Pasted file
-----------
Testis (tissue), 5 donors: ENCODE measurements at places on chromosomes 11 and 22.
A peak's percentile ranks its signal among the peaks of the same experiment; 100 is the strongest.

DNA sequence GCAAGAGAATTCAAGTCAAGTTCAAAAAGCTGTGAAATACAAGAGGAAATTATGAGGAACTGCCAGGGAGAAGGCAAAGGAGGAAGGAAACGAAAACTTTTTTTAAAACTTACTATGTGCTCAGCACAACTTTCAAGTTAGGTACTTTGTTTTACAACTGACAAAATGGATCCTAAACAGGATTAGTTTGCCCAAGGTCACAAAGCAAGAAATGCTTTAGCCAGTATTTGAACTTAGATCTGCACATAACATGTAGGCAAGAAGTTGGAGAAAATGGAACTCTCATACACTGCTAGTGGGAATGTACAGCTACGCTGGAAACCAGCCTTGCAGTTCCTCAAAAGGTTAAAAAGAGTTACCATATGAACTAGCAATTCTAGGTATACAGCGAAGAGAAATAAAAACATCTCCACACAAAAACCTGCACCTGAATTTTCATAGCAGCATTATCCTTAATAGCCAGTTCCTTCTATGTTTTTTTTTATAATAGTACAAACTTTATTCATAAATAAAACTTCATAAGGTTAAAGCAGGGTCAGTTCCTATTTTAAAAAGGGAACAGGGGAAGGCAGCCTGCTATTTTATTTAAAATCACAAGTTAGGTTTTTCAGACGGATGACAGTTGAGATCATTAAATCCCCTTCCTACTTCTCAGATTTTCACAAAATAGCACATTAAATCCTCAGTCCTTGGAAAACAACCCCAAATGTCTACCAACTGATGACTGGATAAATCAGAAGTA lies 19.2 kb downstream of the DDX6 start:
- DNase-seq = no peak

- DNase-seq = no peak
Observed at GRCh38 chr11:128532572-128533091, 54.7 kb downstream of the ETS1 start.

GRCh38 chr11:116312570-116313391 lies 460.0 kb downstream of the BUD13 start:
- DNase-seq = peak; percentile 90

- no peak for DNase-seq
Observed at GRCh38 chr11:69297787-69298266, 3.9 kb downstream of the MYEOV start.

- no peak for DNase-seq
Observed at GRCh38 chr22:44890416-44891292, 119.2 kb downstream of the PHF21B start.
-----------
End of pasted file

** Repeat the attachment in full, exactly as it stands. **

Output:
Testis (tissue), 5 donors: ENCODE measurements at places on chromosomes 11 and 22.
A peak's percentile ranks its signal among the peaks of the same experiment; 100 is the strongest.

DNA sequence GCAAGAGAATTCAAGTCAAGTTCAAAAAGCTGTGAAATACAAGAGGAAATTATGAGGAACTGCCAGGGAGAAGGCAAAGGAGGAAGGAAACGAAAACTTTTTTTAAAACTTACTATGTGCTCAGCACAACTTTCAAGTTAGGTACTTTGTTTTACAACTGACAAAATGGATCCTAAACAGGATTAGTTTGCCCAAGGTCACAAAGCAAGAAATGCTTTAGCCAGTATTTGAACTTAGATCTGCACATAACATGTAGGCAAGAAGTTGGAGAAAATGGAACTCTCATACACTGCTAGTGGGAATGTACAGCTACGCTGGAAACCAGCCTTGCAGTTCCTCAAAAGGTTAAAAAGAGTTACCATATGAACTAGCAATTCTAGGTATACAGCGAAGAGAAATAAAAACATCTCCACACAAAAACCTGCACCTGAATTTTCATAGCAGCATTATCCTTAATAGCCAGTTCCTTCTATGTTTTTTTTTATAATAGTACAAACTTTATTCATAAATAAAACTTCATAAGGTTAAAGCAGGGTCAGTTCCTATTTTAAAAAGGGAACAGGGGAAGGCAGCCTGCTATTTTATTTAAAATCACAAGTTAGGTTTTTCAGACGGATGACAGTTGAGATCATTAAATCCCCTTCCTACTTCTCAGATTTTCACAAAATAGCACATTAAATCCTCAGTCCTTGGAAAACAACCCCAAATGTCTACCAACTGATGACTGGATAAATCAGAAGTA lies 19.2 kb downstream of the DDX6 start:
- DNase-seq = no peak

- DNase-seq = no peak
Observed at GRCh38 chr11:128532572-128533091, 54.7 kb downstream of the ETS1 start.

GRCh38 chr11:116312570-116313391 lies 460.0 kb downstream of the BUD13 start:
- DNase-seq = peak; percentile 90

- no peak for DNase-seq
Observed at GRCh38 chr11:69297787-69298266, 3.9 kb downstream of the MYEOV start.

- no peak for DNase-seq
Observed at GRCh38 chr22:44890416-44891292, 119.2 kb downstream of the PHF21B start.